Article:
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Re: [vox] OT: Questions on Application to Graduate programs...
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Re: [vox] OT: Questions on Application to Graduate programs...



advice 1: choosing a program
============================
the best advice i can give you is to forget about "berkeley".   when
considering grad school, go after a professor, not a name for a school.
in other words:

   go to berkeley because dr. snatchit is doing research in a field
   you're dying to get into and he happens to be at berkeley.
   
   don't go to berkeley because it's generally a very good school.  or
   because it's convenient.

btw, if you were going to apply for an undergrad or a M.S, i would give
the exact opposite advice.  go for the name of a school (berkeley,
stanford, mit, princeton) rather than a professor.


advice 2: understanding your commitment
=======================================
i would say most everyone i know has no idea what the phd really is.

when it comes down to it, all other advanced degrees are "operational
degrees".   in other words, you get an MD to work as a doctor.  you get
a JD(?) to work as a lawyer.  you get an MS to become a highly trained
worker in some other field.  the point is, you get the degree to DO
something.

understand that the phd is *NOT* an operational degree.  it's a research
degree.  you don't get the phd to become more competant at a topic.  in
particular, don't expect people with new phd's to "know more" than
people with new MS degrees.  in fact, it could be quite the opposite.

   the new PHD knows infinity about delta.  if he hasn't let himself
   rust, he'll know alot about other stuff too.

   the new MS will know alot about other stuff.

understand the most important concept: you get the phd for no other
reason than to do pure, academic research.  if you want to be an expert
at something, you're much better off getting an MS.  as a phd, your
knowledge will become very pointed.  for instance, here is i know:

   1) everything that a straight A physics MS graduate knows
   2) the newtonian approximation to the semi classical theory of
     gravitation
   3) modelling electron spins using stochastic methods

see how #1 is general and #2 and #3 are very specific?  #1 took me 2
years.   #2 and #3 took me 4 years.

i hope you're beginning to see how this ties into advice #1.

understand your commitment.  most people who want a PHD don't understand
what it is.  you get it, not to become an expert at a field but to
become a researcher.

ask yourself why you want this degree.  if it's not "to become a
researcher" than consider an MS.



advice 3: be prepared for the time
==================================
average PHD for theoretical high energy is 7-9 years.  i imagine that CS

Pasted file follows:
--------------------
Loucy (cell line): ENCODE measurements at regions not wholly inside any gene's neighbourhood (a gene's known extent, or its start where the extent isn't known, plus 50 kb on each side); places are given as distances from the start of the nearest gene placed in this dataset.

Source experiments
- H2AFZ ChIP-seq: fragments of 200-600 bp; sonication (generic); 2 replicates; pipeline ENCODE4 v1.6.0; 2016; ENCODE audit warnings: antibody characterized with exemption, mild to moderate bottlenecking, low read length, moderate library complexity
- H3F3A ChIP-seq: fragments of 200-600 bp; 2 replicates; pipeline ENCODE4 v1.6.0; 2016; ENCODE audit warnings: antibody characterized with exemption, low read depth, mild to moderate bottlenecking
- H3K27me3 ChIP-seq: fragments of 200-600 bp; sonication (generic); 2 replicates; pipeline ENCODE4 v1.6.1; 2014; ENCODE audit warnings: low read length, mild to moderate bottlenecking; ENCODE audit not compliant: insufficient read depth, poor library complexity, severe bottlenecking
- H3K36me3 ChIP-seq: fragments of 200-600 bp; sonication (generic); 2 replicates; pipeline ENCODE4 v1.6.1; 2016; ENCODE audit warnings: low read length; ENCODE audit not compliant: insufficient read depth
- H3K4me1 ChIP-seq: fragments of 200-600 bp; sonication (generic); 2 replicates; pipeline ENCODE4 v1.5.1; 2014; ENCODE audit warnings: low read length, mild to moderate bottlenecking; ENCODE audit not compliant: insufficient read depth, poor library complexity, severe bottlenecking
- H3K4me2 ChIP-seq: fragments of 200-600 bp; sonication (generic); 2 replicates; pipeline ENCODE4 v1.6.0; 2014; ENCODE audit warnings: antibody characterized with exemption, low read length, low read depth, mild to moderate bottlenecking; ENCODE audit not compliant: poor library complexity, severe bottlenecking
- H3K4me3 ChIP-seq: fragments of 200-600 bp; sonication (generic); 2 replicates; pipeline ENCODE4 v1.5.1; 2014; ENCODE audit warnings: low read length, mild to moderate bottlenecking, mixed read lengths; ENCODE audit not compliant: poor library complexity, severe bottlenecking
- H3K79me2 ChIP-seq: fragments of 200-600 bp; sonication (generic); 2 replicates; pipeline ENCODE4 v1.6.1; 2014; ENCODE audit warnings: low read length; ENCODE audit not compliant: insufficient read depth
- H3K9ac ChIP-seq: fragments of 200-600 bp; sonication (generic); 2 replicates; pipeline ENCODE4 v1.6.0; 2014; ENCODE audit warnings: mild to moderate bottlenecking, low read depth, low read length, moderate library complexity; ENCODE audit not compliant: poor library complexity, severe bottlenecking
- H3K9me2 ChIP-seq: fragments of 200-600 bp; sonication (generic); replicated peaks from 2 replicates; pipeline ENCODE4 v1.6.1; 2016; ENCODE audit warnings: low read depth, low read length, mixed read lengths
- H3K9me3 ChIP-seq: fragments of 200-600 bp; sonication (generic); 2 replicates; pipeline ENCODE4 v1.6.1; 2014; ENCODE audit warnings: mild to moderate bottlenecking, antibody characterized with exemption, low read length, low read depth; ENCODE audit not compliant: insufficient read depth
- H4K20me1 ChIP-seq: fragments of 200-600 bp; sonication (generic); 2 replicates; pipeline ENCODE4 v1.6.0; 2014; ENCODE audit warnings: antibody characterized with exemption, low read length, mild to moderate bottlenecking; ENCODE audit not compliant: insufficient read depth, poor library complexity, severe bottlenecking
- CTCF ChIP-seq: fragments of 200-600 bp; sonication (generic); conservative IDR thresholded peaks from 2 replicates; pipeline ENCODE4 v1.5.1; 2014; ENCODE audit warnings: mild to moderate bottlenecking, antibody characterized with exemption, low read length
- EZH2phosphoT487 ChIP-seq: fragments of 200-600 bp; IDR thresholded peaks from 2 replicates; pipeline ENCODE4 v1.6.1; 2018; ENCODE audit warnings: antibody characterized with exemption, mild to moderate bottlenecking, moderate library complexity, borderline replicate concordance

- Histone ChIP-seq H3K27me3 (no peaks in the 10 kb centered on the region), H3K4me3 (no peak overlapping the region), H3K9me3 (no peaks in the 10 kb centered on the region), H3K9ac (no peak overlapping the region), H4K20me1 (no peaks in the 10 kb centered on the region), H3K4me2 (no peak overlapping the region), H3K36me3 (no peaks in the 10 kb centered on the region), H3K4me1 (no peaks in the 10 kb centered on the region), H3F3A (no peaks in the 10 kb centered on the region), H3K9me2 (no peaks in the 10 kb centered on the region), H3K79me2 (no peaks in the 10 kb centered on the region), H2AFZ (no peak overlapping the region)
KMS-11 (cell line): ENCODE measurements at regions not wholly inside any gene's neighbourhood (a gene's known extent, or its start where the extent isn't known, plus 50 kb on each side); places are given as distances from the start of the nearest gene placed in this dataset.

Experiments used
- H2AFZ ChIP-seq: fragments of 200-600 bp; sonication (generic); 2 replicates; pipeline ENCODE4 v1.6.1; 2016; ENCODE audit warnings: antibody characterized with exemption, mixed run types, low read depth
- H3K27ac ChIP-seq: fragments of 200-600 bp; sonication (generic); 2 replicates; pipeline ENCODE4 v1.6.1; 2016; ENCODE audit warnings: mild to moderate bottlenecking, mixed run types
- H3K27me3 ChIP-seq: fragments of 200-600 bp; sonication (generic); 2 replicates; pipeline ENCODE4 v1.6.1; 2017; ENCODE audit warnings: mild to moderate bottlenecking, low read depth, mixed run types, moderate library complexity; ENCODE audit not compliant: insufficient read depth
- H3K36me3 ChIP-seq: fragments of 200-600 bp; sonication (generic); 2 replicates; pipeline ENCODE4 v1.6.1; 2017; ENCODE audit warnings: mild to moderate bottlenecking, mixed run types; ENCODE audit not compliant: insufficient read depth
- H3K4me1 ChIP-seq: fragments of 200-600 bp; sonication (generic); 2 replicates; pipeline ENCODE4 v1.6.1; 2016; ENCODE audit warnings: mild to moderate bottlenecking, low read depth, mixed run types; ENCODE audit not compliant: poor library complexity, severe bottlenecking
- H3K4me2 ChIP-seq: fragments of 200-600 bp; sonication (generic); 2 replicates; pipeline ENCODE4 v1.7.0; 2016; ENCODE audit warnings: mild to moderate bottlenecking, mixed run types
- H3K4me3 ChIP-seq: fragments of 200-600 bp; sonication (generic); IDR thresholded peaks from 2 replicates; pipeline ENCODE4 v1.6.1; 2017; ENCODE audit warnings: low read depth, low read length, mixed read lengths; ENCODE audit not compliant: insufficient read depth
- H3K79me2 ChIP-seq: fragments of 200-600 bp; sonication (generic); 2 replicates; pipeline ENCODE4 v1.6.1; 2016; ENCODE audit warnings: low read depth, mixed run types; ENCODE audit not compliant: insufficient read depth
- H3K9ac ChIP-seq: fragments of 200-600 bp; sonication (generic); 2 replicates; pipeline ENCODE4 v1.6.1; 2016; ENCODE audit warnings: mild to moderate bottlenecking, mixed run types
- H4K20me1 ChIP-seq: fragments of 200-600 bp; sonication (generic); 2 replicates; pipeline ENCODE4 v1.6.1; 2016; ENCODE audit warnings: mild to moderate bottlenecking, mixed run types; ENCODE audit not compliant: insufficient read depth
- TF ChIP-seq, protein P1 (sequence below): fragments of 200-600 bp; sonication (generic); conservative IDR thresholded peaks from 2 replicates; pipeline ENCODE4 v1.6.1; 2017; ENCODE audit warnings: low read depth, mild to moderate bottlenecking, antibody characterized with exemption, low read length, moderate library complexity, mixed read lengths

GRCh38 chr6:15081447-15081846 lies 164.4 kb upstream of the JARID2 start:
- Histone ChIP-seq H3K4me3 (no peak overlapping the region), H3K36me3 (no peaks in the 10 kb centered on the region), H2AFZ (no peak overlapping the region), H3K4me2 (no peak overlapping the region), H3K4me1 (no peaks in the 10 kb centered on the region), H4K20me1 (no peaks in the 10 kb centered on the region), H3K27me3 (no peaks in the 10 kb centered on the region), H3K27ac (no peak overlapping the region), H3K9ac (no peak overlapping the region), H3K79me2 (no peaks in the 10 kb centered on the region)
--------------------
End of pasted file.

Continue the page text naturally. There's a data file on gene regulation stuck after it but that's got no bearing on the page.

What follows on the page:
is shorter than that, but i'd be willing to bet not by much.



advice 4: start in advance
==========================
i've seen programs that you had to submit an application a full year in
advance.   make sure you know your deadlines!!

   

advice 5: work towards a singular goal
======================================
most programs have 3 hurdles:

   a comprehensive written test  (the preliminary)
   a pointed oral exam           (the qualifier)
   a pointed anal exam           (actually finishing your research and
                                  writing the dissertation.)

treat every day of your life as if the only reason why you woke up is to
pass your prelim.  after that, treat every day as if the only reason why
you woke up is to pass the oral exam.

also, check out the pictures at http://www.cs.virginia.edu/~drl7x/.
it's kinda like that, but he's got the smile all wrong.  the smile
should be on the left picture.  he should be scowling or gramacing on
the right hand picture.


ok, that's all i can think of at 6am.   hope some of this drivel is
useful.

pete



begin ME <dugan@passwall.com> 
> Since this list is likely to have a few students who have enrolled into
> graduate programs (MS/PhD) I figure this would be a good place to tap to
> suggestions.
> 
> In about 2 years, I would like to apply for the PhD program at Berkeley
> for Computer Science. Suggestions on "things to do" and "when to do
> them" would be greatly enjoyed by me. :-D
> 
> If you have found any items that have helped you to gain admission into
> semi-exclusive programs, I would like to hear them. The ideas do not even
> have to be specific to CS.
> 
> Suggestions for GRE are also welcome. (Aids, things that have helped you,
> and techniques in taking the test.)
> 
> Thanks!
> 
> -ME
> 
> -----BEGIN GEEK CODE BLOCK-----
> Version: 3.12
> GCS/CM$/IT$/LS$/S/O$ !d--(++) !s !a+++(-----) C++$(++++) U++++$(+$) P+$>+++ 
> L+++$(++) E W+++$(+) N+ o K w+$>++>+++ O-@ M+$ V-$>- !PS !PE Y+ PGP++
> t@-(++) 5+@ X@ R- tv- b++ DI+++ D+ G--@ e+>++>++++ h(++)>+ r*>? z?
> ------END GEEK CODE BLOCK------
> decode: http://www.ebb.org/ungeek/ about: http://www.geekcode.com/geek.html
> 
> _______________________________________________
> vox mailing list
> vox@lists.lugod.org
> http://lists.lugod.org/mailman/listinfo/vox

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